Maybe this is a conversation that started with the decline of the Iraq war. A February 2003 poll estimated that nearly 60% of Americans supported an invasion. By May 2007, 61% said the U.S. should have stayed out. The lessons were about more than the limits of American power or the wisdom of this particular conflict (although those are both important), but, underneath all of the questions and national soul-searching, the first hints in a century of American dominance that maybe our power isn't always and necessarily a force of good. English poet Rudyard Kipling first raised this idea with his 1899 poem "The White Man's Burden," but it can take a long time for these things to sink in.
Maybe that conversation continued with the Arab Spring movements of early 2011. Not only did North Africans and Middle Easterners change history on their own and without American support, they actually did it despite American power. Probably not many Americans were entirely aware that the U.S. was propping up lifelong Egyptian dictator Hosni Mubarak; even fewer, one imagines, had thought through the possibility that this might be a form of neocolonialism. Yet, during the two weeks of wall-to-wall American media coverage of the Egyptian revolution, hardly 10 minutes of cable news could go by without someone mentioning U.S. support for Mubarak. Americans were rooting for Egyptian protesters but, at the same time, they were helping to prop up Mubarak by participating in an American system that proudly promotes American hegemony by backing guys like him. The big contradiction in how Americans see our role in the world, obvious for so long to people in Africa and Asia and the Middle East, was finally becoming clear to us.
(The U.S., though, also helped instrumentally in toppling Libyan dictator Muammar al-Qaddafi, a reminder that American power can be a force for good. But there's nothing that means it has to be good, that by simply exercising our ability to invade Middle Eastern countries or impose "activism" on Central African societies we are necessarily improving them. And the fact that American power can do such good, and often still does, could be part of why the idea of benevolent American hegemony is so persistent.)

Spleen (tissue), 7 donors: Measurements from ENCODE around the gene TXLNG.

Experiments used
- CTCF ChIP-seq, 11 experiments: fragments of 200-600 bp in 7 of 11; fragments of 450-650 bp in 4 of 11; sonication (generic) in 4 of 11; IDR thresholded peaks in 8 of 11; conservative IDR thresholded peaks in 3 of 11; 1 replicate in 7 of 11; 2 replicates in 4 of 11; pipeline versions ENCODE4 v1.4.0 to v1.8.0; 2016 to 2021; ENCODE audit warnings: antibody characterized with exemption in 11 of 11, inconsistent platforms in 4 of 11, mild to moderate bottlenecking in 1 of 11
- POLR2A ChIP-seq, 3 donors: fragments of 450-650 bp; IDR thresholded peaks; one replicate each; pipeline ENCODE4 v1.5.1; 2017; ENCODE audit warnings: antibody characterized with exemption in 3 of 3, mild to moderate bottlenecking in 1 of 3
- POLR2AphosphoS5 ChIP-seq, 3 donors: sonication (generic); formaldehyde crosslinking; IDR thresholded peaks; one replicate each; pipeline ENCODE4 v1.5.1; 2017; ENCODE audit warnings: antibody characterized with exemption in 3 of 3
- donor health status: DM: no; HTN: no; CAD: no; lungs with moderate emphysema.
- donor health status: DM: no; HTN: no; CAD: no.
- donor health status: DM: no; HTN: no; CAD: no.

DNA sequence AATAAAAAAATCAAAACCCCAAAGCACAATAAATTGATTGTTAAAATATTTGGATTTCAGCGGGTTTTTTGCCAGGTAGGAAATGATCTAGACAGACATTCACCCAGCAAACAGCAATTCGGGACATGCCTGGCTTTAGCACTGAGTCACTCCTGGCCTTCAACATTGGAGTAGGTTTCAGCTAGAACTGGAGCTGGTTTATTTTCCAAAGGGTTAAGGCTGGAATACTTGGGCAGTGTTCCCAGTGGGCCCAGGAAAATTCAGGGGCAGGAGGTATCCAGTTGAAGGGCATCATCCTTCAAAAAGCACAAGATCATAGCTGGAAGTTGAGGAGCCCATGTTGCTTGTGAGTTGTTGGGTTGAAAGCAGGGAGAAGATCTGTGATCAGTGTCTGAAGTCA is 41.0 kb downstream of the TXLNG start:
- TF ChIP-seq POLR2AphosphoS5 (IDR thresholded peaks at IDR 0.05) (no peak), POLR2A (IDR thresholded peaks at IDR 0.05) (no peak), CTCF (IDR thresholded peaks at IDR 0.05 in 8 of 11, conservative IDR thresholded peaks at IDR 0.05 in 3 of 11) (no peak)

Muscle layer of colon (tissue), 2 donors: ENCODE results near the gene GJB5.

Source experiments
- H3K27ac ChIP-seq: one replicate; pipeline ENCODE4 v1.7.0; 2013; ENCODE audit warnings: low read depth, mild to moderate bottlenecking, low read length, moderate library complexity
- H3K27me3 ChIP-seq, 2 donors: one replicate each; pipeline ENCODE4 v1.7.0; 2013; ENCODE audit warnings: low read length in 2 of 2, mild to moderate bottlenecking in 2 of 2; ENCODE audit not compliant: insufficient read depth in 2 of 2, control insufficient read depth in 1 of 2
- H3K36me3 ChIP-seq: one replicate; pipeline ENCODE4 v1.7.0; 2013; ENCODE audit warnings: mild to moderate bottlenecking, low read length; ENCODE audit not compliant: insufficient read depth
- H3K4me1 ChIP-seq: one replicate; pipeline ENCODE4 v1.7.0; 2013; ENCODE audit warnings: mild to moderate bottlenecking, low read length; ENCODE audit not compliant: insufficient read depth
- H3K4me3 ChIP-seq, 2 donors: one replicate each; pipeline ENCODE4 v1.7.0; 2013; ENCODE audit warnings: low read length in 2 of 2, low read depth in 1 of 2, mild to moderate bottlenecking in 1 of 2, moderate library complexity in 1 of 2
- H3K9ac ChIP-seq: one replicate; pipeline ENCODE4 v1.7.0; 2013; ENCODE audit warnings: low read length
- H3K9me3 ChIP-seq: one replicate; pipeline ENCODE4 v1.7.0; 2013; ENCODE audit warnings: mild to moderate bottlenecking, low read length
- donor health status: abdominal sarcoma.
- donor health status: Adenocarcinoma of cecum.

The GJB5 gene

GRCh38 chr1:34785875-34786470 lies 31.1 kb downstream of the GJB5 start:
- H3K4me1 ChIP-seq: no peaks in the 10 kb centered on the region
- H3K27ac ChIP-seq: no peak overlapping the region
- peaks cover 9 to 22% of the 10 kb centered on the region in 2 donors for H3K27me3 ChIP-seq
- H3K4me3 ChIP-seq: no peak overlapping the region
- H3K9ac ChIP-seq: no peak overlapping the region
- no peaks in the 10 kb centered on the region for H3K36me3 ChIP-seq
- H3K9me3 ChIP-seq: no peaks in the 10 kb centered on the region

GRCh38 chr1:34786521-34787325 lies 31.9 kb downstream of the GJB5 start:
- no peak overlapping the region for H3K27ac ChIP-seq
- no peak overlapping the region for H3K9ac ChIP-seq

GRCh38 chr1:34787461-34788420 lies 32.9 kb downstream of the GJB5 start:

The thorny, awkward, difficult conversation that we began with Iraq seems to have finally come to a head with Kony 2012. If a decade of failed war has taught us to question whether or not the world shares our excitement for American hegemony, and the Arab Spring led us to wonder if American power can in fact be a cause for real harm in the world, then the U.S. financial crisis has humbled even the assumption that the U.S. will stay on top forever. The Kony 2012 video, in which a bunch of eager white kids make transparently self-aggrandizing and short-sighted assumptions about the power and goodness of their own involvement in a far-away society that doesn't really want them, brought all of these anxieties together. And it brought them together in a form that is far less painful to examine than, say, the war in Afghanistan. Kony 2012 is a microcosm of American hegemony, American neocolonialism, and the white man's burden, but it's still just a microcosm. It's something other people did, and thus easier to reject than the totality of American foreign policy, in which we all participate and from which we all benefit, whether we like it or not.
News cycles move awfully quickly; this moment of subtle national reflection will probably slip away within a week or two. When it does, maybe we will have all gained a little more appreciation of why so much of the world resents American power, of the unstated assumptions and beliefs that guide so much of American thinking and thus American foreign policy, and of the ways that the Kony 2012 backlash was really a backlash against American nationalism itself. If this little California-based NGO can teach us that, it will have done something potentially far more valuable than a campaign to raise awareness about Joseph Kony.